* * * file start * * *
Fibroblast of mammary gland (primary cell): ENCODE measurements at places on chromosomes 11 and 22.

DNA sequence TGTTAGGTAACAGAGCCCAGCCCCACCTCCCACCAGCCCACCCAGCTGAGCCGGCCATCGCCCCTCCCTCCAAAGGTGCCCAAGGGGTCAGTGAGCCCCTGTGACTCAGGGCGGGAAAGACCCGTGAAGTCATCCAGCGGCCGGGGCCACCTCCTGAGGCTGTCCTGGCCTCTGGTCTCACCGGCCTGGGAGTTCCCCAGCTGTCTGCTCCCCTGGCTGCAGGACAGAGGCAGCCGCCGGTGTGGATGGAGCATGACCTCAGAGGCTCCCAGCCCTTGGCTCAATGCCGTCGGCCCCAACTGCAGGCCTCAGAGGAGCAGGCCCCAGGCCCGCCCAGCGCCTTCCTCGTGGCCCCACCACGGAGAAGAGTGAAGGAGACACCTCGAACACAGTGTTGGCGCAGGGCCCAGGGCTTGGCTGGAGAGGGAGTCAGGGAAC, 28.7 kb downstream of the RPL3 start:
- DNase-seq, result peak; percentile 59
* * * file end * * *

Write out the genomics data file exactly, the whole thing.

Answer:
Fibroblast of mammary gland (primary cell): ENCODE measurements at places on chromosomes 11 and 22.

DNA sequence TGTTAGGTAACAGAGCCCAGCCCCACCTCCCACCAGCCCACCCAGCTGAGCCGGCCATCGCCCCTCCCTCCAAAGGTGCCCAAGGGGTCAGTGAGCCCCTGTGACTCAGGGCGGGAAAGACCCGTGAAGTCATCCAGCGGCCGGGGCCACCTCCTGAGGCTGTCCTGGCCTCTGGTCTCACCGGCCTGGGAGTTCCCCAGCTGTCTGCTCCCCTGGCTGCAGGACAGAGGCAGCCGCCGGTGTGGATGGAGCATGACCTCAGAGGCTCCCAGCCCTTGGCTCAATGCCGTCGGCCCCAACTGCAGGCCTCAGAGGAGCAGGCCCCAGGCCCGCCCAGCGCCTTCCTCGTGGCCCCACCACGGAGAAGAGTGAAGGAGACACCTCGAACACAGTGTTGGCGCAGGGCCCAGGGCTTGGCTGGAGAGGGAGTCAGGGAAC, 28.7 kb downstream of the RPL3 start:
- DNase-seq, result peak; percentile 59